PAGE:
This was quite a while ago and as such it is pushing my memory to remember what half of the cryptic notes I took about Bulgaria even mean… but here’s the decipher! Enjoy!
- The word ‘lev’ in Bulgarian means ‘lion’. You can see that this is the national symbol of the country because lions are literally everywhere and the currency is called the ‘lev’.
- In the times of Constantine the Great, the capital of Bulgaria, Sofia, was actually called Serdika. This was one of Constantine’s favourite cities in the Roman empire and was the gateway to Constantinople, now Istanbul.
- You can find churches in Bulgaria that have amazing frescoes from years 1000 and 1300. They are amazing and some of the best preserved in the world.
- Bulgarians are terrible with giving you directions on how to get somewhere. The locals joke and say as a tourist the only solid directions you will ever receive are for the destinations of either vodka or the beach. A couple of people I met in the hostel and I decided to try out our luck with getting to Seven Lakes on public transport. After much research and confusion, we finally made it there for the spectacular hiking and views.
- During World War 2, the Bulgarian government was smart enough to save it’s Jews from Hitler’s regime by telling the Nazi’s that they needed the Jews to do labour work on the railroad construction.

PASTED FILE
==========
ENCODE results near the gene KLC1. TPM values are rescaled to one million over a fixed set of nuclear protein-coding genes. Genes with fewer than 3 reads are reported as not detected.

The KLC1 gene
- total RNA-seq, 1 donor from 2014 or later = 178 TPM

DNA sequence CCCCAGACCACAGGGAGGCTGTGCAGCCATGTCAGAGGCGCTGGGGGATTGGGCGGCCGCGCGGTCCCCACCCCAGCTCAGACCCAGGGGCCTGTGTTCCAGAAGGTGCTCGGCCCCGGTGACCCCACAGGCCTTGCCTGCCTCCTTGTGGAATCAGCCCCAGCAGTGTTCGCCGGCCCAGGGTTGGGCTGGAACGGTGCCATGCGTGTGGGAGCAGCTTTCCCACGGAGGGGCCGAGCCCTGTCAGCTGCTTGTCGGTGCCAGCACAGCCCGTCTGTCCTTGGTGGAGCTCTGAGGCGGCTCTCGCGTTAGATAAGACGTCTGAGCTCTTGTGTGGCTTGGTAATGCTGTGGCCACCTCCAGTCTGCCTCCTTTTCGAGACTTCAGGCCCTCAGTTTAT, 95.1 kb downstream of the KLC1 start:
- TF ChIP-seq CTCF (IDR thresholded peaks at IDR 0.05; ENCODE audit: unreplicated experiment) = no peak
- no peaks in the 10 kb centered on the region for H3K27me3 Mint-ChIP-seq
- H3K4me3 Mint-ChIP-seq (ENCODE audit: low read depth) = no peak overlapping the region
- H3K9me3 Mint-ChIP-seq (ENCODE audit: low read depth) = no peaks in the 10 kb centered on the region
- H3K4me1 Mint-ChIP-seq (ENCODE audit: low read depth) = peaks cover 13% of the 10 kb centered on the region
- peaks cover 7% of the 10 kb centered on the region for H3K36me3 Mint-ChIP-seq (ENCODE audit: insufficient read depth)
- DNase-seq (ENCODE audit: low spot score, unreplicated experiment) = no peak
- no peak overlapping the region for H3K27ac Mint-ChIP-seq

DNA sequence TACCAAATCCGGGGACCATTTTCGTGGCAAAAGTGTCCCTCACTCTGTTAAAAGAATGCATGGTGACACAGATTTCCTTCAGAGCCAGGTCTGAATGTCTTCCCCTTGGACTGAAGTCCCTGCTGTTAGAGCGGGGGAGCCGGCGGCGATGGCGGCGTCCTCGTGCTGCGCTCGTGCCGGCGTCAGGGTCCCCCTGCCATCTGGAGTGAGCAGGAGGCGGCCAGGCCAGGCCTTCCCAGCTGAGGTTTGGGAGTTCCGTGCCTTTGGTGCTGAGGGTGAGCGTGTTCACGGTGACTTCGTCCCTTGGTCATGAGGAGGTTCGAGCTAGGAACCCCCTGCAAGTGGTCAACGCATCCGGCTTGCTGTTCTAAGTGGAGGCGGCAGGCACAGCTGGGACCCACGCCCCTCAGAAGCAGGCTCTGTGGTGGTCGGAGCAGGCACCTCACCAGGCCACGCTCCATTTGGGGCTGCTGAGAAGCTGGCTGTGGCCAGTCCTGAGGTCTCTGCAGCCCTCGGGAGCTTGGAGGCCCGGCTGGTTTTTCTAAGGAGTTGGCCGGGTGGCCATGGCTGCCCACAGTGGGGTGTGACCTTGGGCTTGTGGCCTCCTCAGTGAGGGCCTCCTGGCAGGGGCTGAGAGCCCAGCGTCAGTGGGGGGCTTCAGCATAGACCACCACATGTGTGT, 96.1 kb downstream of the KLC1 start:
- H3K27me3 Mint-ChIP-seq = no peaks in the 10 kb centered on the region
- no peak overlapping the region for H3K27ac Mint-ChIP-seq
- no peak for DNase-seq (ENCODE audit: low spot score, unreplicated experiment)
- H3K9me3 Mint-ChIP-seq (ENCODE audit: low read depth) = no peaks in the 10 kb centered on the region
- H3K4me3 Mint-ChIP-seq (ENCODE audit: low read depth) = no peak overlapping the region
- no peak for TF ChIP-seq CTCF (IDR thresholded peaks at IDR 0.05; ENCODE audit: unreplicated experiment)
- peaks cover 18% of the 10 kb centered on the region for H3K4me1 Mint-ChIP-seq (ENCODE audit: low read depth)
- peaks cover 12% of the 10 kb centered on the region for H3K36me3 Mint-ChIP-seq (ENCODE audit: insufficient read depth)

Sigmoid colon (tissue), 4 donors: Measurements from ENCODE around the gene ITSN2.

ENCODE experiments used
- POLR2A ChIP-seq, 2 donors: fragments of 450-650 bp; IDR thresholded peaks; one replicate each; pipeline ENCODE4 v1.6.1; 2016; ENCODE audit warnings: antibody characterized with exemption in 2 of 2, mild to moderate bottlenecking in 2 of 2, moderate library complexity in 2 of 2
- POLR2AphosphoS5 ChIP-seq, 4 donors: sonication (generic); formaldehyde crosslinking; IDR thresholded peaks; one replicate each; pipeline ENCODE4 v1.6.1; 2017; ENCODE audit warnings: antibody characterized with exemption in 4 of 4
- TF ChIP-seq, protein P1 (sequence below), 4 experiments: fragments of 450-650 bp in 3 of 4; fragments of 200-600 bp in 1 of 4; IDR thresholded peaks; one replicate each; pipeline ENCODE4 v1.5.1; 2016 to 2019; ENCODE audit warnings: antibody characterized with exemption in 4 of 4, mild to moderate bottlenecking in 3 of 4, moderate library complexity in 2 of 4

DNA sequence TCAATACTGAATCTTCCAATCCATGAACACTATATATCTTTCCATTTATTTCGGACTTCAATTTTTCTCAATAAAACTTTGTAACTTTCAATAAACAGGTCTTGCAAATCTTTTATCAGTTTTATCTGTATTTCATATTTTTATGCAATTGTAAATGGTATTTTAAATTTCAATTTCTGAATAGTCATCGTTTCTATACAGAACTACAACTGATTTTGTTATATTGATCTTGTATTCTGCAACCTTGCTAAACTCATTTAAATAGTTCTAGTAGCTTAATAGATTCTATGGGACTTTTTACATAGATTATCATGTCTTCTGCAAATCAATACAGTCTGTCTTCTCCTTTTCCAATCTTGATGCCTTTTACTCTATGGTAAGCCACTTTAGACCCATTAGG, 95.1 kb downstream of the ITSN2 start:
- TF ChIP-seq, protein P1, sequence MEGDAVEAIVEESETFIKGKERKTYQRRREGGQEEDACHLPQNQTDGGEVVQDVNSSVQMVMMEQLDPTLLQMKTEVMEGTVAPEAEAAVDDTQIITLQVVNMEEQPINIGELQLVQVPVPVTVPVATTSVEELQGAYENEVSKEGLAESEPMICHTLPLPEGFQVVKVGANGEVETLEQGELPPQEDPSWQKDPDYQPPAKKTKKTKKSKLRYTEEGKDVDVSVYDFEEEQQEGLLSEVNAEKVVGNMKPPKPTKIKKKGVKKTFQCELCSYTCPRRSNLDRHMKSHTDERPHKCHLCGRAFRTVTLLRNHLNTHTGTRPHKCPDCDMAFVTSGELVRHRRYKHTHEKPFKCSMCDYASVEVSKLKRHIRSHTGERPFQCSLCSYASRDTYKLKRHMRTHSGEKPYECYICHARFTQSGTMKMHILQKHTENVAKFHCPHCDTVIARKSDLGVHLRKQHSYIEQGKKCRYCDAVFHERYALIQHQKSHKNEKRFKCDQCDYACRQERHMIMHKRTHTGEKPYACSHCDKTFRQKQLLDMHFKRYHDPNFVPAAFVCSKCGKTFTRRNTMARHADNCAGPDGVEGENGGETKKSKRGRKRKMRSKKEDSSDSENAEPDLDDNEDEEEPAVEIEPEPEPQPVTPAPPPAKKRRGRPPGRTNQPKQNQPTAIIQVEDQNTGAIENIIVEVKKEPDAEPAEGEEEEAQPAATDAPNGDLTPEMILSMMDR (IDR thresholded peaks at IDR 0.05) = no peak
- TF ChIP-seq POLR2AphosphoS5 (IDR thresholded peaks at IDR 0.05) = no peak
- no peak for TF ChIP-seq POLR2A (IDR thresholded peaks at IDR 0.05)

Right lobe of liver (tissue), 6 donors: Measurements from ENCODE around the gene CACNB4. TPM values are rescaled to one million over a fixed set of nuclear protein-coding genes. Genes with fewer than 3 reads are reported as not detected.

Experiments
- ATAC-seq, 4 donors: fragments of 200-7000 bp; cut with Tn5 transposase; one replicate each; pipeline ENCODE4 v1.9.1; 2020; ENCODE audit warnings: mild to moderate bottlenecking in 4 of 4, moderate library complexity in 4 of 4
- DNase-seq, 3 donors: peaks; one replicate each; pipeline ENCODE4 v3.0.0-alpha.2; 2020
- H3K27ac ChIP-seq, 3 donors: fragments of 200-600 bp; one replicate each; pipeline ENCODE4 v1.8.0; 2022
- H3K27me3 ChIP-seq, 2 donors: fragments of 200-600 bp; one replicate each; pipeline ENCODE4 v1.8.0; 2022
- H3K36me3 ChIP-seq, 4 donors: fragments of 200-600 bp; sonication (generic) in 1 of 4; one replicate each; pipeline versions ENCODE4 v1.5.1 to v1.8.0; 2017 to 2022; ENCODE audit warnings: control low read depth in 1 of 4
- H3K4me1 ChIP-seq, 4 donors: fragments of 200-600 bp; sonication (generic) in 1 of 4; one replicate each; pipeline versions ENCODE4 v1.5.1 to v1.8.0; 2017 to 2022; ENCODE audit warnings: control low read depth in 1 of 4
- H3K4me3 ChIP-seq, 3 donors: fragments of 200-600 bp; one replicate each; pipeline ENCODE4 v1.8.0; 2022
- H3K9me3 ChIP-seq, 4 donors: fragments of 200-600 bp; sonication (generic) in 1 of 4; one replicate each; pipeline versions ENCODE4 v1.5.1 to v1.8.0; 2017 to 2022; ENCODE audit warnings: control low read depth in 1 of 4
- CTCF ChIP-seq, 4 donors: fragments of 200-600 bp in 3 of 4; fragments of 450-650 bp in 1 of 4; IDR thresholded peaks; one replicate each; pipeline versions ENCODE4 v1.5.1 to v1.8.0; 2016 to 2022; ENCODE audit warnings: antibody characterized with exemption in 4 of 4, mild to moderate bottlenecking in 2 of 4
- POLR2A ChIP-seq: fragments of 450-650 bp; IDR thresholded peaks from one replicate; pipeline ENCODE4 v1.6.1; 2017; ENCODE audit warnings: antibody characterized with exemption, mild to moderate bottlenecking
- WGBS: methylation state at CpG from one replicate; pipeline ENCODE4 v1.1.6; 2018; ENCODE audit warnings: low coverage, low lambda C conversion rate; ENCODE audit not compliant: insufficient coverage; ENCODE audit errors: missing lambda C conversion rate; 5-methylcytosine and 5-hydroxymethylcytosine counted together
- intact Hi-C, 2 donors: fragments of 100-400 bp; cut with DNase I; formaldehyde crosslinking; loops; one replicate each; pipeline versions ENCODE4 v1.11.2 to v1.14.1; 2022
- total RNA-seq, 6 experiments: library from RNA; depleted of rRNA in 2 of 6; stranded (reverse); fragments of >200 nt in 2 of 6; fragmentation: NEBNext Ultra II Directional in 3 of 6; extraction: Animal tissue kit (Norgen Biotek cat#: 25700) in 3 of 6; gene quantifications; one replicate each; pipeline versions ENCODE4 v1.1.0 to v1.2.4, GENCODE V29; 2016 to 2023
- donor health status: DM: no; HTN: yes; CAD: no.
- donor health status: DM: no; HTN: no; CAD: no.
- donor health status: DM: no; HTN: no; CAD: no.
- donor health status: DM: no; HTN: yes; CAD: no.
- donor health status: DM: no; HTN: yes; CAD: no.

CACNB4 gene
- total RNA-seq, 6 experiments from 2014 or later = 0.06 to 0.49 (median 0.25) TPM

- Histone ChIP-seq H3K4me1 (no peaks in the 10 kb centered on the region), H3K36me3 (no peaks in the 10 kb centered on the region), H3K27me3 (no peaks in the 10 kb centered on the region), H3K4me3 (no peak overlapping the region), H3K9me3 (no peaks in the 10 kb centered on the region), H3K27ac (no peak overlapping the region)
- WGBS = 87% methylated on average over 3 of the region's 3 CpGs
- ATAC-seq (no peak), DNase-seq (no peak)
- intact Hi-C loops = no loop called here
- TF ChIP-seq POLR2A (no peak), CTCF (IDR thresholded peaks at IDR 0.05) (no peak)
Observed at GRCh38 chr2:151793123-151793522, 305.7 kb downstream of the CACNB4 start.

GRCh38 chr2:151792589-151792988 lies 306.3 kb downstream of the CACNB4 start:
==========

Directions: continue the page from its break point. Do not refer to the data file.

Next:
- The city of Plovdiv lies abound seven different hills.
- There are huge numbers of incredible Roman stadiums and ruins throughout the country, and are home to some of the most incredibly well preserved ruins. One of the world’s largest stadiums lies underneath the main shopping street of Plovdiv.
- They have a tradition of tying these red and white, handmade dolls called Martenitsa from blossoming trees as ritual to denote the arrival of spring.
Other than that I really can’t remember that much more shit from Bulgaria other than I really loved it. The people were friendly, the scenery was gorgeous and the history wonderful! Cannot recommend visiting this beautiful country enough!